Wahlström & Widstrand, 2010. ISBN: 9789146219606
Reviewed by Peter Graves in SBR 2011:1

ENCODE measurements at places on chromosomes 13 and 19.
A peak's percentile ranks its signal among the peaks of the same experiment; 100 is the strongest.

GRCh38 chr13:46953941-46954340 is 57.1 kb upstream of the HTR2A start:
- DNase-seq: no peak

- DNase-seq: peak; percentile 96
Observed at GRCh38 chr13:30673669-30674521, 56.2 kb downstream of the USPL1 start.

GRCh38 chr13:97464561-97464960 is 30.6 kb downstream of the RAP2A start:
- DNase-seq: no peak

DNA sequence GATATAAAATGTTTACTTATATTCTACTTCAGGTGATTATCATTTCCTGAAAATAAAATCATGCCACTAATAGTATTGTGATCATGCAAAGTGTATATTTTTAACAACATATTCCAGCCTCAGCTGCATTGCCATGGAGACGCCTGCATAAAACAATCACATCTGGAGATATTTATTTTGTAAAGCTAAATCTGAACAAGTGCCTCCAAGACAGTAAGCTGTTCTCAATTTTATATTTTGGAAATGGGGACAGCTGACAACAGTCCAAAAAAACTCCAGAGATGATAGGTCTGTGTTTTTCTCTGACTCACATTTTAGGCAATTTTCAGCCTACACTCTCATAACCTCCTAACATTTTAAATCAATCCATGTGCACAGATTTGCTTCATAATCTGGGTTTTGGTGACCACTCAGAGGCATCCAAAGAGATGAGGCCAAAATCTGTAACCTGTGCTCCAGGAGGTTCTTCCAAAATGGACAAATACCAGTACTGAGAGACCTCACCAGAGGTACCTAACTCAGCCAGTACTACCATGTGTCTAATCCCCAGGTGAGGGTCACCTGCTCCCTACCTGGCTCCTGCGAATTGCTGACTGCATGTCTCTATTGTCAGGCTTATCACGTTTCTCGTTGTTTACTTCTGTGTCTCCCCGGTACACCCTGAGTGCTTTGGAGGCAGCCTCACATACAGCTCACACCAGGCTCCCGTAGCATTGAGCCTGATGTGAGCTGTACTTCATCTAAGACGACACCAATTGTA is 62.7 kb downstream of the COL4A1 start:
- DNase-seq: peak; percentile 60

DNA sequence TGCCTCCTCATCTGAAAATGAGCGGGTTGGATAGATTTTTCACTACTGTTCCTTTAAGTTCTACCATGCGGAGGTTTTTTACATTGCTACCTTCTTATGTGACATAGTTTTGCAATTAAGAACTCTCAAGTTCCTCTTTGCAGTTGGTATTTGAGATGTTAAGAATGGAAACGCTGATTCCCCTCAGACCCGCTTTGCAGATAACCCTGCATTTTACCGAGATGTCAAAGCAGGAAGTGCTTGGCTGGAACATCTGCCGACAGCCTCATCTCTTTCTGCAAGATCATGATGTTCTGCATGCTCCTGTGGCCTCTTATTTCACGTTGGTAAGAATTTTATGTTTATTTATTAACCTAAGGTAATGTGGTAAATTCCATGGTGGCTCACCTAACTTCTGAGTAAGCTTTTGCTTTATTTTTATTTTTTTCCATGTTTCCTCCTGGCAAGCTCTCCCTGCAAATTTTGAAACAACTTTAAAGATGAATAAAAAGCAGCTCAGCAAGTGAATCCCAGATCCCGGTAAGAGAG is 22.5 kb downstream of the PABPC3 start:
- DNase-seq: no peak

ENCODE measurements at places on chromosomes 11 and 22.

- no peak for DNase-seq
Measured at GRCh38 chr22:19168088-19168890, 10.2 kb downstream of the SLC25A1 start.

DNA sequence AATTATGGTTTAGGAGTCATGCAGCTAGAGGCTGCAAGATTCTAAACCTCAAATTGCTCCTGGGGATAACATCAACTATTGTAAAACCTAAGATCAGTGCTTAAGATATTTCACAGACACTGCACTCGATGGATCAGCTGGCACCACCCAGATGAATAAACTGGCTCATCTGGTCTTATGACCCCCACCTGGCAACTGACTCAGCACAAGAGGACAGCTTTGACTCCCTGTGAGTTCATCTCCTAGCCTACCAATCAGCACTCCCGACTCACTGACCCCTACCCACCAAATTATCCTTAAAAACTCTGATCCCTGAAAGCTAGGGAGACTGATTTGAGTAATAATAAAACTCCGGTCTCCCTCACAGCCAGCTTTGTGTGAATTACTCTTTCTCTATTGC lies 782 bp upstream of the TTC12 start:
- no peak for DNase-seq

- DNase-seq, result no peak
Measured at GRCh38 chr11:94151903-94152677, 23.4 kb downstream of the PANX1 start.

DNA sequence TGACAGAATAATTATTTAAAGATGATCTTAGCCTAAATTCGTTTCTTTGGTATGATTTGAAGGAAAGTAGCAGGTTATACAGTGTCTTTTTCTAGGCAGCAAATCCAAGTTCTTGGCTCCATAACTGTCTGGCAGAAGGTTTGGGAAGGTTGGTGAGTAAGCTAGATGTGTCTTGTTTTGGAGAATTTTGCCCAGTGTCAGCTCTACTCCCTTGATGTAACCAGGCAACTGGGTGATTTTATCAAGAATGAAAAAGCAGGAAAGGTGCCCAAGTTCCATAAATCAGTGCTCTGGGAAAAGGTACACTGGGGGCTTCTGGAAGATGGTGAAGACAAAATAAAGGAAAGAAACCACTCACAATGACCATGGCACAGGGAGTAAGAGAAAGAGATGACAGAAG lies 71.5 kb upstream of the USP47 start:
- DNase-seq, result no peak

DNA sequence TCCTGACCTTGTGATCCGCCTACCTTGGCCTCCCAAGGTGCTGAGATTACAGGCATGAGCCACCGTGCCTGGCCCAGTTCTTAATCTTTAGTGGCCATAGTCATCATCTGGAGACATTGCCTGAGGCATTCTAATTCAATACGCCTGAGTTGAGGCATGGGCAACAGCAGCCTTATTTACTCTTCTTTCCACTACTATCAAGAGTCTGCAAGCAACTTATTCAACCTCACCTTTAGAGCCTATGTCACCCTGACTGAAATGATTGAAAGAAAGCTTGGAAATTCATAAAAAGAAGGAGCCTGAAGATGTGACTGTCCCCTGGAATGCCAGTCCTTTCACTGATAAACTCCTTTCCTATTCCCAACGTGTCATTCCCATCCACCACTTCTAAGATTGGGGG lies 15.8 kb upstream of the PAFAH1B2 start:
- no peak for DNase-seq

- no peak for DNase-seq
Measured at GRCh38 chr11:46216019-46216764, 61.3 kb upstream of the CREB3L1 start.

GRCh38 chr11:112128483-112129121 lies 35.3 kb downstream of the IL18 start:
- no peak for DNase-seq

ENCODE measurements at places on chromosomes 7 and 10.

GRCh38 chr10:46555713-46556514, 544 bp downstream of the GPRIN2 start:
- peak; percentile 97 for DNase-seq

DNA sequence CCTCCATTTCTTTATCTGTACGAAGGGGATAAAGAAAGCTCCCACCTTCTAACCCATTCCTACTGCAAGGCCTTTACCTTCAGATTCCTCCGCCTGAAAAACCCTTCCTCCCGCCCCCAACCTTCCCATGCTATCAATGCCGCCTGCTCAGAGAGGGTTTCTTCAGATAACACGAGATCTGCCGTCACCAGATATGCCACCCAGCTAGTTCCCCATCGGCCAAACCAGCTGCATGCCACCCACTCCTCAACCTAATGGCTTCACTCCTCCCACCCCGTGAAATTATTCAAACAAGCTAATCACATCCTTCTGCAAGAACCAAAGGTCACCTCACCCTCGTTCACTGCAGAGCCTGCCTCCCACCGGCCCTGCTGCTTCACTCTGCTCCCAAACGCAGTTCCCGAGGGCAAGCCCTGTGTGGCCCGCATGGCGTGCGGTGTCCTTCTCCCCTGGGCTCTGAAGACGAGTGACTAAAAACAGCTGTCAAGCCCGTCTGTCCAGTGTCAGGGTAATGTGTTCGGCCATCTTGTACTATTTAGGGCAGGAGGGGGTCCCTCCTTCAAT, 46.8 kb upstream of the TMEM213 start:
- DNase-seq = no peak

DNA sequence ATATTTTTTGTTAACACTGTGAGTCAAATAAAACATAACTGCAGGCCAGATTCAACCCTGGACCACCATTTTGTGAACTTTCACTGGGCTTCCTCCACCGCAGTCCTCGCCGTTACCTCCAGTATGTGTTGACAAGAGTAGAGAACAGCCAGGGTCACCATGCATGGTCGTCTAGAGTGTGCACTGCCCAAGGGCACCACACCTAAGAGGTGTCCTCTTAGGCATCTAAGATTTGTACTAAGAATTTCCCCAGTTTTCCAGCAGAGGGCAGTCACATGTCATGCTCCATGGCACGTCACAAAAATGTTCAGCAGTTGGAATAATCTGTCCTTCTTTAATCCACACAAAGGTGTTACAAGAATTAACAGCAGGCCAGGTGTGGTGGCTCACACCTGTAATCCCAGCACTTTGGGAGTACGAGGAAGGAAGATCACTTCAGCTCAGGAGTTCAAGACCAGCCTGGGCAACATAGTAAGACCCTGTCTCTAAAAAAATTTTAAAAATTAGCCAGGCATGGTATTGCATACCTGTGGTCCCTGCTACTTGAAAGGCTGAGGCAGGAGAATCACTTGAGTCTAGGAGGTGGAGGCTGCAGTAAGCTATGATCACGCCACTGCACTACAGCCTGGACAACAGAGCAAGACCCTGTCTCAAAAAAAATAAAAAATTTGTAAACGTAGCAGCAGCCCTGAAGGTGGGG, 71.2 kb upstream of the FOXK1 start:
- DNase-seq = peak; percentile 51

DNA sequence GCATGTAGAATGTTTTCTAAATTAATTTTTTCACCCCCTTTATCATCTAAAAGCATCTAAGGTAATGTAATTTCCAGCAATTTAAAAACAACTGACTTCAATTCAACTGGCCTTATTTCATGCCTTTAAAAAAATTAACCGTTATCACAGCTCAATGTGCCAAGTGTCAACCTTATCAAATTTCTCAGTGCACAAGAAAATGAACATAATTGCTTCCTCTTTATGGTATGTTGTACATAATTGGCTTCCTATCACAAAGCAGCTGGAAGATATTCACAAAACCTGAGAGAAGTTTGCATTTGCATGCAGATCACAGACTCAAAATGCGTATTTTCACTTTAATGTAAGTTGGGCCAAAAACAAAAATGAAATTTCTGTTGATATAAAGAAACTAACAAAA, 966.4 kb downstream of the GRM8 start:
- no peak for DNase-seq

There are few people better qualified to write about the Russian poet Joseph Brodsky than Bengt Jangfeldt. Not only is he a professor of Slavonic Studies, he is a translator who has translated Brodsky and other Russian poets and prose-writers into Swedish. He was also a close friend of the poet for the last ten years of his life, spending a good deal of time with him both in the United States and during the poet’s frequent visits to Sweden. Jangfeldt, moreover, can write: his life of Axel Munthe won the Swedish Academy prize for biography and his biography of Vladimir Mayakovsky took the August Prize, as did his earlier book Svenska vägar till S:t Petersburg. Now, almost a decade and a half after Brodsky’s death in 1996 at the early age of 55 and more than two decades after he became the youngest ever Nobel Prize winner, it is interesting to consider where Brodsky’s reputation stands. The names of men with whom he was frequently linked –Seamus Heaney and Derek Walcott, also Nobel Prize winning poets– are, of course, still writing so their status and profile do not offer a valid comparison. My feeling is that Brodsky is not doing too well. I asked a class of half a dozen postgraduate literature students and only one had heard of him. Pushed a little further about twentieth-century Russian poets, most of them could come up with Mayakovsky, Yevteshenko and Akhmatova - but no Brodsky. Russia, however, is recovering, or rediscovering him. Towards the end of his book Jangfeldt writes of the process of rehabilitation of Brodsky in the Russia from which he was exiled to the United States at the age of 32, and he goes as far as to call it ‘canonisation’. With some disapproval. No sign of that happening here and I suspect there is little chance of it happening in Sweden. Can Jangfeldt’s book perhaps suggest why? Unfortunately, not really. Språket är Gud falls into three parts. The first part, a biography of Brodsky in the Soviet Union up until his move to the United States in 1972, is the most interesting section and here Jangfeldt’s qualities as a biographer shine through, making one wish he had gone for a full-scale biography. As well as dealing with Brodsky’s life and development as a poet, this section reminds us how unbelievably petty-minded (as well as brutal, of course) the Soviet Union was in its harassment of those considered to be dissidents. The second section, which is actually subtitled ‘Språket är Gud’, consists of six short essays or articles on topics that range from Brodsky’s views on language (not very interesting since they tend to be grand statements of faith rather than meaningful ideas) to his great admiration for W. H. Auden and his struggles with the English language. The third and longest section by far is subtitled ‘Fragments’ and is made up of 38 short pieces of no more than a page or so in length: incidents, anecdotes, vignettes, memories – often memories that Jangfeldt shared with Brodsky. He writes with affection and, indeed, humour, not avoiding the fact that Brodsky was not infrequently cantankerous and arrogant as well as controversial. Some of these pieces come rather close to being contributions to the canonisation that Jangfeldt deplores elsewhere. One problem is that however beautifully written it may be – and it is – the book does not cohere; it remains a short biography, followed by a collection of articles and a sort of vänbok (notes in remembrance). Jangfeldt himself seems aware of the problem quite early on when, at the end of the short biography (page 83) he writes: ‘In a way Joseph Brodsky’s biography finishes here, in Ann Arbor, in the autumn of 1972. With his arrival in the United States he begins to lead the ordinary life of a writer in the west’. The other problem is that even after reading it I’m still not sure if or why those postgraduates should read Brodsky.